Tipping – also known as a gratuity – is the act of giving money to someone who has performed a service to you. For example, you might pay a tip to a waiter at a restaurant for their fine hospitality in addition to the price of your dinner and that bottle of wine.
In Australia, we tend not to tip as much as other countries like the United States. While you’re free to leave some change behind as a thank you, you generally won’t get the stink-eye from someone in customer service if you don’t.
Other countries aren’t quite as forgiving though, and in some parts of the world, tips are a crucial part of a person’s income in certain industries. If you want to learn the lay of the land, Canstar has prepared this guide to tipping in some of the countries we consider in our Travel Insurance Star Ratings.
Tipping in America & Canada
The United States, and Canada to a lesser extent, is known for its tipping etiquette. Tipping is an unspoken rule in these countries. After all, wait staff and bartenders in the States earned an average hourly wage of just $2.13 an hour in 2015 according to the United States Department of Labor, so they rely on the generosity of strangers in return for their service efforts.
TripAdvisor recommends leaving a 15-20% tip when you eat at restaurants, drink at a bar or take a cab. Other services like removalists and valet attendants might expect a tip of about $10 per service, while more repetitive tasks (like bag carriers and coat checkers) usually receive $1-3 per task.
Tipping is an important part of American working culture, and these tips are usually given in cash, so make sure you carry some extra with you. Some sites recommend only not tipping if the service you received was particularly poor, and if your server goes above and beyond then make sure you let them know by giving them a little extra.
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— Denny’s (@DennysDiner) August 31, 2017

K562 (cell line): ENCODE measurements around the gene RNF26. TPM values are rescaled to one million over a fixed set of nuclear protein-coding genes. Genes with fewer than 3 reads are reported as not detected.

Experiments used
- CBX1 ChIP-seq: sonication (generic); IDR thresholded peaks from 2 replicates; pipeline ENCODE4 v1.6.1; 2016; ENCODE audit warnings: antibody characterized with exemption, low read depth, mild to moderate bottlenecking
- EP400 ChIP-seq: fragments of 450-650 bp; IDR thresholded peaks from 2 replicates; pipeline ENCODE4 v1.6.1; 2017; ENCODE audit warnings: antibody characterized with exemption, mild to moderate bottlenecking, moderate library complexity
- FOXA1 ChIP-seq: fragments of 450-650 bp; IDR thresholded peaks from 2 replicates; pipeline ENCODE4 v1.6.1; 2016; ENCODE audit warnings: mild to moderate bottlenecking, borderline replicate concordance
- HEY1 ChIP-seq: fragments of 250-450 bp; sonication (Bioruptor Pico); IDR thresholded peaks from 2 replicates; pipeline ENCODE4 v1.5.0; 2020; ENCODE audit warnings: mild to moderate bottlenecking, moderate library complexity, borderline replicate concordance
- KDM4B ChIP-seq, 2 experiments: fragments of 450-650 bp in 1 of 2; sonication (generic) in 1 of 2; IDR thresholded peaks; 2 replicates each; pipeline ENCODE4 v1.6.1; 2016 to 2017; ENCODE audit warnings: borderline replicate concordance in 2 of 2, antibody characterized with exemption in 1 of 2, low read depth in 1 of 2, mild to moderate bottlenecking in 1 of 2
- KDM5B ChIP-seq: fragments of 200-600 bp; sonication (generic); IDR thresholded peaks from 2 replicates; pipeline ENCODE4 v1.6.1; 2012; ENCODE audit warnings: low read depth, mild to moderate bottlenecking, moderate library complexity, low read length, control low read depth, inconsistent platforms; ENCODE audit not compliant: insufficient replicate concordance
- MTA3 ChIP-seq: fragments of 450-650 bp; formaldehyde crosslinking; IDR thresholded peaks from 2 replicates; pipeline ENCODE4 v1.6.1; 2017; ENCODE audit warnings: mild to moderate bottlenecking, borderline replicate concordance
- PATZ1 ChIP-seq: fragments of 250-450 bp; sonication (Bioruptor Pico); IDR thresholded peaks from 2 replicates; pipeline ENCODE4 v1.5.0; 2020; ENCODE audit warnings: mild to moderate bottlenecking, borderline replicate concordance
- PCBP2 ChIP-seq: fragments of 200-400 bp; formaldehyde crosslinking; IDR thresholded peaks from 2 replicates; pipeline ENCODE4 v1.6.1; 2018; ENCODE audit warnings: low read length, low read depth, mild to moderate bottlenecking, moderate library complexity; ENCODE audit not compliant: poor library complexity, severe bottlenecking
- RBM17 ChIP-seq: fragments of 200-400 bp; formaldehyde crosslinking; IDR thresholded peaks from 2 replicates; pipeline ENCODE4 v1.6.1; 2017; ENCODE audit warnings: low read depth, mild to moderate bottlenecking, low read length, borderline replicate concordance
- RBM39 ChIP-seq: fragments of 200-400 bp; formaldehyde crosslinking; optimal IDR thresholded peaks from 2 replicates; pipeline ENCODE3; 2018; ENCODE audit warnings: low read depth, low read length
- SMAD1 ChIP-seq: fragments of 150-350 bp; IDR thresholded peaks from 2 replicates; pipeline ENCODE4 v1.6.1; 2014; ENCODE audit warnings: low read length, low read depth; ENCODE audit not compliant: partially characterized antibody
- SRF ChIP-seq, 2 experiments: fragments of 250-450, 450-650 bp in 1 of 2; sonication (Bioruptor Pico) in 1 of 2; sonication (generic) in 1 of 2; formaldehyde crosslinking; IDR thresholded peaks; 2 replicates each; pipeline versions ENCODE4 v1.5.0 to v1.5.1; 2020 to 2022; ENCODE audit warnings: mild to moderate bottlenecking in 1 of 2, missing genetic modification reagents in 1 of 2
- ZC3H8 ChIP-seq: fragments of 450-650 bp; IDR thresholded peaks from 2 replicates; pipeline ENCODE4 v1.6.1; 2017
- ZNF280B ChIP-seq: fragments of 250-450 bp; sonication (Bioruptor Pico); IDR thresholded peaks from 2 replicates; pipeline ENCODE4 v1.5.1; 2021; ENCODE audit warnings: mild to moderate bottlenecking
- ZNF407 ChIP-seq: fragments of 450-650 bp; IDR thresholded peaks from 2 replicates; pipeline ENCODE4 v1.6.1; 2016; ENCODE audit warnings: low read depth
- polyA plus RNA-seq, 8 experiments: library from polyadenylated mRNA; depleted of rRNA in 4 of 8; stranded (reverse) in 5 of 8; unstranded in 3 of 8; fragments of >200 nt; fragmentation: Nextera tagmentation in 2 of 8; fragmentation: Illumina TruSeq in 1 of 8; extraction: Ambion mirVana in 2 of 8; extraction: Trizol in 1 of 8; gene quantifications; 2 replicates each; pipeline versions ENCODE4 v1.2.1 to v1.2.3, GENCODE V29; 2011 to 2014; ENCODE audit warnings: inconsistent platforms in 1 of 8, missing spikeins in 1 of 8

Tipping in Europe
There are many different countries in Europe, so the tipping customs vary throughout. Some countries consider it unnecessary and excessive, while others recommend leaving at least a modest tip.
As a general rule of thumb, leaving a 1-2 Euro tip for good service won’t go unappreciated in most European countries.
Tipping in France isn’t required in most cases, but you won’t look incompétente if you do decide to leave a tip for a job well done. Just make sure you do it in cash and not by card.
- Cafe staff: rounding up your bill to the nearest dollar is usually enough
- Restaurant staff: a commonly accepted rule according to smartertravel.com is to leave €1 to €2 per every €20 spent and five to ten percent at fancier places
- Taxi drivers and chauffers: tipping again isn’t expected, but many French people often give a five percent tip if the driver delivered a safe trip and/or helped with the bags
- Bellhops: it’s customary to give a €1 to €2 tip per bag
The French word for tip is pourboire, which translates to ‘have a drink’.
Shau-dere, Shau-dere, it's Chowder! Say it right! pic.twitter.com/pM6JIXb8mU
— The Simpsons (@Simpsons_tweets) March 11, 2016
The word for tipping in Germany is trinkgeld, meaning ‘drinking money’. Germany has a similar tipping culture to France in that it isn’t expected, but a few euros here and there won’t be unappreciated. According to TripAdvisor, you can either add the customary €1 to €2 or 5-10%, whatever is more convenient.
If you want to avoid looking like ein Dummkopf after ordering your bratwurst, CNT Traveller recommends the following guidelines:
- Cafes and restaurants: 10-15% to the waiter or bartender
- Hotels: one to three euros per bag carried and 20 euros for a helpful concierge
- Feel free to tip more if you like, but just remember to do it in cash if you can.
— Boris (@BorisB1972) April 12, 2018
Tipping can be a bit more confusing in Greece as its traditions tend to vary from those found in other European countries. What can be especially confusing is the fact that generally only tourists are expected to tip in Greece and not Greek locals. This is especially true in more remote locations.
- Restaurants: according to Tripsavvy, it’s customary to leave a 15-20% tip for wait staff and to actively thank the owner for a good meal, particularly if its a smaller place.
- Drivers: taxi drivers in Greece might expect tips, usually around 10% of the fare. You’re also expected to pay for road tolls and fees, and if the driver handles your luggage, an official charge will be added to your fare.
- Public toilets: establishments in Greece (such as nightclubs) can also employ bathroom attendees who keep the stalls stocked with toilet paper and new soap. They also ensure everything is kept in order and in a presentable condition, so be sure to give a smile, a thank you and a euro or two.
Ireland & The UK